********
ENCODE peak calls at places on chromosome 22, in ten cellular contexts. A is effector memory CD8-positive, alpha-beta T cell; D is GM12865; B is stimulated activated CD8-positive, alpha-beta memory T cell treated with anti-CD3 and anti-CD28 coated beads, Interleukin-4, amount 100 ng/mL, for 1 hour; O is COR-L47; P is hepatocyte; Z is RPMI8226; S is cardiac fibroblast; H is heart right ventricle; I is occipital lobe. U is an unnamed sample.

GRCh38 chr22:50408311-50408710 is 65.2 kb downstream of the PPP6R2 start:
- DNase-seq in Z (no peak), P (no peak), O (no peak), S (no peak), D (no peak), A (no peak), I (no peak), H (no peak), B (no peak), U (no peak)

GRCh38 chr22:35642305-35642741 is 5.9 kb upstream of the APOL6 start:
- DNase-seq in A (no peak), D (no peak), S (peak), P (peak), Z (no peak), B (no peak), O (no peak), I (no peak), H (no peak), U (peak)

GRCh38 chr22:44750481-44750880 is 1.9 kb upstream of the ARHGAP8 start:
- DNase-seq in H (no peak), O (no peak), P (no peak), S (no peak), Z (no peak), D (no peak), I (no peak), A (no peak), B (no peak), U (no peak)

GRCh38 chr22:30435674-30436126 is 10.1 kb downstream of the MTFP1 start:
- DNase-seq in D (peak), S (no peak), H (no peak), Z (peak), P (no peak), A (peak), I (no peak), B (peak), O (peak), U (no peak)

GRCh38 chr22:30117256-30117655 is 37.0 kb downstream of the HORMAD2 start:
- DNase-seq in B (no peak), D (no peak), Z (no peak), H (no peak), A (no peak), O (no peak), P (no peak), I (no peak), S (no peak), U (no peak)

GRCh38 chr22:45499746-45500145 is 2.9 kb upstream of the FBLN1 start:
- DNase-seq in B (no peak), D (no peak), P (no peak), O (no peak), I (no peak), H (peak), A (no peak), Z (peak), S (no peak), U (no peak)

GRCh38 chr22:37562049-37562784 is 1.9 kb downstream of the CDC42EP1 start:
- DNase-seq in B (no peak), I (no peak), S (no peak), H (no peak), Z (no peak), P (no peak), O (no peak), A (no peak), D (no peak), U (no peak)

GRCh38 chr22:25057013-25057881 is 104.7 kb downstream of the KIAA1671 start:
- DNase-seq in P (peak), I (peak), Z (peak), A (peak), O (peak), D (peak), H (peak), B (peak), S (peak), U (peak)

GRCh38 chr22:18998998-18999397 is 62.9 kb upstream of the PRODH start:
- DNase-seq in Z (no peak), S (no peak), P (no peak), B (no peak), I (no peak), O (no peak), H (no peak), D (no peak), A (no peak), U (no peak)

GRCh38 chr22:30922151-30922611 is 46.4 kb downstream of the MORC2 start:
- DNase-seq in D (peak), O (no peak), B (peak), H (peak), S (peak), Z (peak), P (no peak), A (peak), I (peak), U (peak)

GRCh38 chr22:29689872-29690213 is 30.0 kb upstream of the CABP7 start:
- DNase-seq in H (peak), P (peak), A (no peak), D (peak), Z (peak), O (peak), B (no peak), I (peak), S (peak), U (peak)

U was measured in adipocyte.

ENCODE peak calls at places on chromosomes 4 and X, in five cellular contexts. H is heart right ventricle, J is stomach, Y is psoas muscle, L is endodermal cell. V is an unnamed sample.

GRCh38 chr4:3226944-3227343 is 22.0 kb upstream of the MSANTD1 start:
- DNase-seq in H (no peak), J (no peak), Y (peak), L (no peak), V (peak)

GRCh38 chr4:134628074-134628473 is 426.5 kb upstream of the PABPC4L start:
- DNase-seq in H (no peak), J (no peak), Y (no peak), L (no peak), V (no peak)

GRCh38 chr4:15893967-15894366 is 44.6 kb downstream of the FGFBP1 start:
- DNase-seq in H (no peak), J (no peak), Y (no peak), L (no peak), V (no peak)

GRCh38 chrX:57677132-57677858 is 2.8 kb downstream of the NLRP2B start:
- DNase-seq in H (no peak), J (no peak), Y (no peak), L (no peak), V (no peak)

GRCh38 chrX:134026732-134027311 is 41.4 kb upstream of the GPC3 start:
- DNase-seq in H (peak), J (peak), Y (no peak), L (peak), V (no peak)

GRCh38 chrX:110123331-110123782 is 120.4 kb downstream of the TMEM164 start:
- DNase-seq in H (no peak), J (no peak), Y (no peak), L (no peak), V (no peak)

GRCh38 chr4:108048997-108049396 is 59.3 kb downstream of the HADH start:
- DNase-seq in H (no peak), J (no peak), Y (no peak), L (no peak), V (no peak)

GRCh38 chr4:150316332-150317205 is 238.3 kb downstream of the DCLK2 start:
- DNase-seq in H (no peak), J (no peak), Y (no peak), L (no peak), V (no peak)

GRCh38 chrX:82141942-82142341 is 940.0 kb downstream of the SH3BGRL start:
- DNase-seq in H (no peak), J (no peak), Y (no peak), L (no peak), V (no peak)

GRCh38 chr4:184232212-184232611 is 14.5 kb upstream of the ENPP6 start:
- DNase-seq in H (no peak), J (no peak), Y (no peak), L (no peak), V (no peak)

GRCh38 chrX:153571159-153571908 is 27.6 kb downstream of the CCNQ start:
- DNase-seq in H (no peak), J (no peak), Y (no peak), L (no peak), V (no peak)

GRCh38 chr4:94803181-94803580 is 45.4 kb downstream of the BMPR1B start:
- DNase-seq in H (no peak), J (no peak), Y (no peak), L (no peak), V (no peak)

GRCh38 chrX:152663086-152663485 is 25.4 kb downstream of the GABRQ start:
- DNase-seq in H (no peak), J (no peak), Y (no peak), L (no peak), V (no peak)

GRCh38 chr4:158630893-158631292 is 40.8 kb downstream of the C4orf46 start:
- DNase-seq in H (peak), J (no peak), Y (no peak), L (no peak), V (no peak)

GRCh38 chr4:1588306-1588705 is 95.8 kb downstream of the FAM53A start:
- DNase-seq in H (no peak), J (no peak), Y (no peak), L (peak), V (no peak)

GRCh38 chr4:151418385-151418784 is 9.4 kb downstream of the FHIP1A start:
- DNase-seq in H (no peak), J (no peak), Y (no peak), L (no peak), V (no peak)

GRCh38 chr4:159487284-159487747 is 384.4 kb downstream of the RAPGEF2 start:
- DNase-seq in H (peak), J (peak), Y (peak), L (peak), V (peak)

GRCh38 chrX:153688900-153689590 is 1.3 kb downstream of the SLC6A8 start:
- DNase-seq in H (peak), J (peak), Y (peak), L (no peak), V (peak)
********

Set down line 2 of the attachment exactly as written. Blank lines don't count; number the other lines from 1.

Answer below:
GRCh38 chr22:50408311-50408710 is 65.2 kb downstream of the PPP6R2 start: